Analysis: The pope and Hitler Youth

The mists of history swirl around Pope Benedict XVI's hometown in the foothills of the Bavarian Alps in Germany.

It was there that he came of age as Joseph Ratzinger and served in Hitler Youth during the rise of the Third Reich.

Shining a light on that history offers a glimpse of the context underpinning the Vatican's current crisis, which results from the pope's decision last month to rescind the excommunication of a renegade, ultra-conservative bishop who actively denies the Holocaust.

The decision unleashed a firestorm of controversy, with the German government weighing in last week, Israel's chief rabbinate severing ties with the Vatican, and Catholics and Jews worldwide feeling that decades of hard work and goodwill in improving relations between the two faiths had been undermined.

So can we draw a line from this oversight by the pope, this inability to see how much his decision would insult so many, back to his German past and a decision as a 14-year-old boy to join the Hitler Youth?

Most thoughtful Catholics and many Jewish historians I know would say, no, that is not a line that can be drawn, nor is it fair. 

But one man who knows some of the hidden truths in the pope's hometown of Traunstein is Father Rupert Berger, and his story deserves telling.

Berger, now 81, was ordained a Catholic priest alongside Joseph Ratzinger and his brother, Georg, in 1951 in the beautiful church in the center of the town where they all grew up together.
But there was something that set their two families apart.

Berger's family sympathized with the Catholic resistance to Nazism in the town. Rupert was the same age as Joseph Ratzinger and at 14 years old he refused to join Hitler Youth. His family suffered as a result. He told me in an interview in 2005 that his father was sent to Dachau. He returned after the war and became the mayor.

Ratzinger's father was a policeman. The family was never affiliated with the Nazi party. But the Ratzingers chose to go with the vast majority of Germany and acquiesce to the regulations requiring 14 year olds to join Hitler Youth. They wanted to survive and allow their two sons to focus on academics in the seminary. So Ratzinger and his brother joined at 14 and went through with the parades and the salutes to the Fuehrer. Ratzinger also served briefly with a German army anti-aircraft unit just before the end of the war.

When I interviewed Berger in April 2005, just after Ratzinger had been elevated to the papacy, he spoke well of Ratzinger's intellect and discipline as a young man. But he said he couldn't understand why Ratzinger had insisted for so long in so many public statements that no one had a choice but to join Hitler Youth.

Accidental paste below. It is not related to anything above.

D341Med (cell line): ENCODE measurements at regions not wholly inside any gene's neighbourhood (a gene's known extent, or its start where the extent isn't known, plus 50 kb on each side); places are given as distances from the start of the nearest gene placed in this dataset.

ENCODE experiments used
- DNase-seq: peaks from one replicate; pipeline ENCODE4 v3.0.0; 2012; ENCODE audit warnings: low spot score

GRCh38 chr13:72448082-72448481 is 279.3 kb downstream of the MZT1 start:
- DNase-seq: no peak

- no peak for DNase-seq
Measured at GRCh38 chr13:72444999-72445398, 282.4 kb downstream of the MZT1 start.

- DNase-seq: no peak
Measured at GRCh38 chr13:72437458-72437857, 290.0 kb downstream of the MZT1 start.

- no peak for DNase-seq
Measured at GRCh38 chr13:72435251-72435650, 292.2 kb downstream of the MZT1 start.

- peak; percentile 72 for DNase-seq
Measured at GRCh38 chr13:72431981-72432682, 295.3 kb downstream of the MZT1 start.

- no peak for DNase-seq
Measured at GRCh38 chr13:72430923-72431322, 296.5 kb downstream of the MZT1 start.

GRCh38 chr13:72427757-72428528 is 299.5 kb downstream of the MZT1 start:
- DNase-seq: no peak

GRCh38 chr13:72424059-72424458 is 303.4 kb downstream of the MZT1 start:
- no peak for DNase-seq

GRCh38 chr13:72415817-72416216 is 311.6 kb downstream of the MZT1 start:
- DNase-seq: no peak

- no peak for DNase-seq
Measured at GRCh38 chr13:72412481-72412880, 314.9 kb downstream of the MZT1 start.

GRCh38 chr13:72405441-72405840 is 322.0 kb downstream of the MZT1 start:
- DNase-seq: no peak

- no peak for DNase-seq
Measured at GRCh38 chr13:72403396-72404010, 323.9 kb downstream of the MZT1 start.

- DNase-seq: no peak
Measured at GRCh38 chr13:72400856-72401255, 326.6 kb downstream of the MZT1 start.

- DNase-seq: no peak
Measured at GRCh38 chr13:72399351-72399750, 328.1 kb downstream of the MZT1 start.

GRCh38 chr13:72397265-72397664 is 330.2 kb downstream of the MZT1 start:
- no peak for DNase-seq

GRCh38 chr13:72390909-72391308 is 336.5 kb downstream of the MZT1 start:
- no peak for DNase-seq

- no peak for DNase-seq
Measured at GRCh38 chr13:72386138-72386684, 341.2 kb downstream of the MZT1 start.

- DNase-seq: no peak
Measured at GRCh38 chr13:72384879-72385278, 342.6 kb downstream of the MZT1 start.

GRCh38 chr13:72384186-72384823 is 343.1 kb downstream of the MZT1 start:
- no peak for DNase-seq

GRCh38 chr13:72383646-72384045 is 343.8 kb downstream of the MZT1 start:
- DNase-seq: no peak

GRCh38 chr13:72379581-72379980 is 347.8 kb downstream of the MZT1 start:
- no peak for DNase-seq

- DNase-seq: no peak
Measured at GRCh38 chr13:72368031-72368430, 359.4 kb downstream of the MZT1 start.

''It was a hard time to live, and there were hard choices to make," Berger said.

He was too modest or polite, or perhaps uncertain about what to tell a reporter who landed on his doorstep, to state his opinion about the new pope's choices any more clearly.

But what I took away from the interview and my research in the town was that the pope's repeated assertion that he had no choice but to join Hitler Youth was simply not true.

In fact, the statement is an insult to the memory and the lives of those who did resist Nazism and those who did refuse to join the organizations that were formed to perpetuate its power.
The pope's poorly-thought-out edict to reinstate the Holocaust-denying bishop — from which the Vatican is now vigorously back peddling — was also an insult to those who resisted Nazism and to Jews and Catholics alike around the world.

At the end of the day, it shouldn't surprise us that this pope overlooked — or failed to adequately investigate — the dangerous and virulent strains of anti-Semitism that ran through British Bishop Richard Williamson's research that denied the Holocaust.

Nor should it surprise us that the pope failed to give careful enough consideration to what lies behind the traditionalist Society of St. Pius X, which refuses to adhere to the teaching of the Second Vatican Council, including an important theological rejection of the idea of collective guilt on the part of Jews for the crucifixion of Jesus.